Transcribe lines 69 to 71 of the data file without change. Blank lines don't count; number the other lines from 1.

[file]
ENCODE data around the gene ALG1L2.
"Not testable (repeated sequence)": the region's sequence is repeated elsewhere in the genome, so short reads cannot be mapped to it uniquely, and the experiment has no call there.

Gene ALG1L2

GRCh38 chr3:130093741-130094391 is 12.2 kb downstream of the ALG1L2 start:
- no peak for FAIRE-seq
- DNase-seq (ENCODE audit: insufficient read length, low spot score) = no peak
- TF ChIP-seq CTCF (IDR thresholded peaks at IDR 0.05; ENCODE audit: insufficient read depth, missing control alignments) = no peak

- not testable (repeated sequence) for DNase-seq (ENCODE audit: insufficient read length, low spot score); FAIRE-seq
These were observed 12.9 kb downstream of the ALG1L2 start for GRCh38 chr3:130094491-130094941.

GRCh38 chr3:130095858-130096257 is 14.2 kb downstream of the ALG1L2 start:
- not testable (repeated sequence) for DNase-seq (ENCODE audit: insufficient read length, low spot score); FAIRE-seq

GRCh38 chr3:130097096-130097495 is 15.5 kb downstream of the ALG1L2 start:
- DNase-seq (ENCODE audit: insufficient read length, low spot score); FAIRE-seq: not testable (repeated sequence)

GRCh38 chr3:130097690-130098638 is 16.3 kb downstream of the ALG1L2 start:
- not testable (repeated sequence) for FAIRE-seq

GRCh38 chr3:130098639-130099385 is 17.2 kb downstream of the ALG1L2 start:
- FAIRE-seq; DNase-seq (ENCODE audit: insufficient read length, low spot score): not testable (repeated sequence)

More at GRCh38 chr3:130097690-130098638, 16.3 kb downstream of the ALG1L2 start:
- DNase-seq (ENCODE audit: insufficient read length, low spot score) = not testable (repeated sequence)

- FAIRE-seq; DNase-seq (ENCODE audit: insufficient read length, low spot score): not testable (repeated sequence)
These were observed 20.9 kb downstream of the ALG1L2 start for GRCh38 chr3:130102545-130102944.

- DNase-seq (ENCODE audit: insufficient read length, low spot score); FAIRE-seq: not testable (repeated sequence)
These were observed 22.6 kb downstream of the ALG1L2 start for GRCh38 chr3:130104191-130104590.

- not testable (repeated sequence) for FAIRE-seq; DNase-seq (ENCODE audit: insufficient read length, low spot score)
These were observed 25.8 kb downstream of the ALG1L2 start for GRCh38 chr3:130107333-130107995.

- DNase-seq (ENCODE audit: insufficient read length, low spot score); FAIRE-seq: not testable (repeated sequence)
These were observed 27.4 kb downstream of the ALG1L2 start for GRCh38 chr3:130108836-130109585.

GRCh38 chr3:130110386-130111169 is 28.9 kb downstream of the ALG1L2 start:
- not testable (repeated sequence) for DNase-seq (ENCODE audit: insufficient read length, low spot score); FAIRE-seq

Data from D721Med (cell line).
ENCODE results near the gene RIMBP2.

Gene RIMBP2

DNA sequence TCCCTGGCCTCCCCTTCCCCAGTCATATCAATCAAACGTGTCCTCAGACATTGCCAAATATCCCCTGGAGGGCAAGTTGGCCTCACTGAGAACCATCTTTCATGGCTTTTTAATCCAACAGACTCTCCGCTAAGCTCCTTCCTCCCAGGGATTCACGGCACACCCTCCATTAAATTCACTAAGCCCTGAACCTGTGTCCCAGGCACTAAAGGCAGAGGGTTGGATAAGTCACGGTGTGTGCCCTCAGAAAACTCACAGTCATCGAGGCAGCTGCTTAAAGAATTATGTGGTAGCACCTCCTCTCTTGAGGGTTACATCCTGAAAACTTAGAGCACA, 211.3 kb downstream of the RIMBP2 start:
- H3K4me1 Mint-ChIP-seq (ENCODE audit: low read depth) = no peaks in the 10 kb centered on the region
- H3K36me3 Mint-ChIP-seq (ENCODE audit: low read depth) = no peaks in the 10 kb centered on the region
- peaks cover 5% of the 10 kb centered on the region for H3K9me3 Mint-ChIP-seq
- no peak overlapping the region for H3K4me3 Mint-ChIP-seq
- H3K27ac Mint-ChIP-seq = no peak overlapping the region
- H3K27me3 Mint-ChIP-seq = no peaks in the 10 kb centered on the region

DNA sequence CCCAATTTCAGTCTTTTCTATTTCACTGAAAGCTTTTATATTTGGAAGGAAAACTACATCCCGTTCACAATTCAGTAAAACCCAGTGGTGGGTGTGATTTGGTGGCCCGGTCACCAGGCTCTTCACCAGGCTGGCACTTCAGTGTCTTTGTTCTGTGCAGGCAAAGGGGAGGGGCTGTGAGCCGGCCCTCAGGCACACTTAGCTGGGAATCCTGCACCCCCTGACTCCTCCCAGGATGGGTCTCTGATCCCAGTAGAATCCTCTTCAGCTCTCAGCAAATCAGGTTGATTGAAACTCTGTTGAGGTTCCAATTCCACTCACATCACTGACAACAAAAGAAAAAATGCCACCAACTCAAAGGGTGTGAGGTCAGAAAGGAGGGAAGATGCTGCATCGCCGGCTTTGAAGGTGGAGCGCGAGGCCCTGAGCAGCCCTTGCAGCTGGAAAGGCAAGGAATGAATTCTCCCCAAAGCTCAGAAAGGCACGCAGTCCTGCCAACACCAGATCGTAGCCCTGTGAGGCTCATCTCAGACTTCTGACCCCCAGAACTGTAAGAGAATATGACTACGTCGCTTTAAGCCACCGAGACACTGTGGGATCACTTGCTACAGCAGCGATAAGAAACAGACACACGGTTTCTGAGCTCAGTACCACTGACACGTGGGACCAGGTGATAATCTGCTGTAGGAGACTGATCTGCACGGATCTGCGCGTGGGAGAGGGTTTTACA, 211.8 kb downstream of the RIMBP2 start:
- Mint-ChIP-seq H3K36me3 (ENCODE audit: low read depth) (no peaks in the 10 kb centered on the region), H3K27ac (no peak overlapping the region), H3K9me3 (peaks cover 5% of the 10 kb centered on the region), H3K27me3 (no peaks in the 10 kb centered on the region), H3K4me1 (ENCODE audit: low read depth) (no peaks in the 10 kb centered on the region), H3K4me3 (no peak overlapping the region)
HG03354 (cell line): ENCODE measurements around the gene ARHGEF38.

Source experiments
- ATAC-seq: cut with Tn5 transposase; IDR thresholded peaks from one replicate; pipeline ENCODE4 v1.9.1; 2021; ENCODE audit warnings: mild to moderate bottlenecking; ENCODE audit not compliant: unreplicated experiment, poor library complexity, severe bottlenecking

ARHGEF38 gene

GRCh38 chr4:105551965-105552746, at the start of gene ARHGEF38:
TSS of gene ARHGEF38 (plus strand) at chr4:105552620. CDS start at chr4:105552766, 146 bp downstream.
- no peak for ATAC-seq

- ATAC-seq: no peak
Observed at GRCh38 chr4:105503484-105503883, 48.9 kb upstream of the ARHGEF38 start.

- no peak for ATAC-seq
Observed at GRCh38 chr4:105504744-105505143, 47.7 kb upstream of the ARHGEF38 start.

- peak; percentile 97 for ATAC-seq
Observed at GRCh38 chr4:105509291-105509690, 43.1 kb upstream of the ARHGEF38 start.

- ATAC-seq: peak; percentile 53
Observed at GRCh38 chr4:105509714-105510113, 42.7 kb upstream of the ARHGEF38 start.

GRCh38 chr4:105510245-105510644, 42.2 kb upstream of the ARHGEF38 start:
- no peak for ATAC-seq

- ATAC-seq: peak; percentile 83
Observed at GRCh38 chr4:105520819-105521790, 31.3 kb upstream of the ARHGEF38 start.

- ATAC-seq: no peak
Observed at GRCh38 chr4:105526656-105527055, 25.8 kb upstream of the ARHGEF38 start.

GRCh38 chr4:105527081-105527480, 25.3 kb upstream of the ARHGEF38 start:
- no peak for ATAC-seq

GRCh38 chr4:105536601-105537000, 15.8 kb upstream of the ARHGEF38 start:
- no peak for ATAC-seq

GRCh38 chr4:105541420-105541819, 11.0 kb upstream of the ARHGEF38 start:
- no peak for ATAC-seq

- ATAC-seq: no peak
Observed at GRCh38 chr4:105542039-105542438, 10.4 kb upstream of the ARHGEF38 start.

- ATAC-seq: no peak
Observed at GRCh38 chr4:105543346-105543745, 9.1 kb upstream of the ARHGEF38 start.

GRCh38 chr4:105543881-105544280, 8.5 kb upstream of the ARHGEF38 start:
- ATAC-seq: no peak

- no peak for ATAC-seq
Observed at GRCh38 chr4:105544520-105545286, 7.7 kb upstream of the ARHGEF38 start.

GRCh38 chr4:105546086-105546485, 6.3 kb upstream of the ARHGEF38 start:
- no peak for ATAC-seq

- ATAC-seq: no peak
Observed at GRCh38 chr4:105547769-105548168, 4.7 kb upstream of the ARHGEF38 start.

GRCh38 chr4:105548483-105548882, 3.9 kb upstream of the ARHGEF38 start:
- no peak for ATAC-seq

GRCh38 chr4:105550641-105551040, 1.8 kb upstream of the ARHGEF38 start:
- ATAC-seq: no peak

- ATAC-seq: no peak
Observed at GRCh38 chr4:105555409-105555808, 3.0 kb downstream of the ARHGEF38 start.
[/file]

- ATAC-seq: no peak
Observed at GRCh38 chr4:105542039-105542438, 10.4 kb upstream of the ARHGEF38 start.

- ATAC-seq: no peak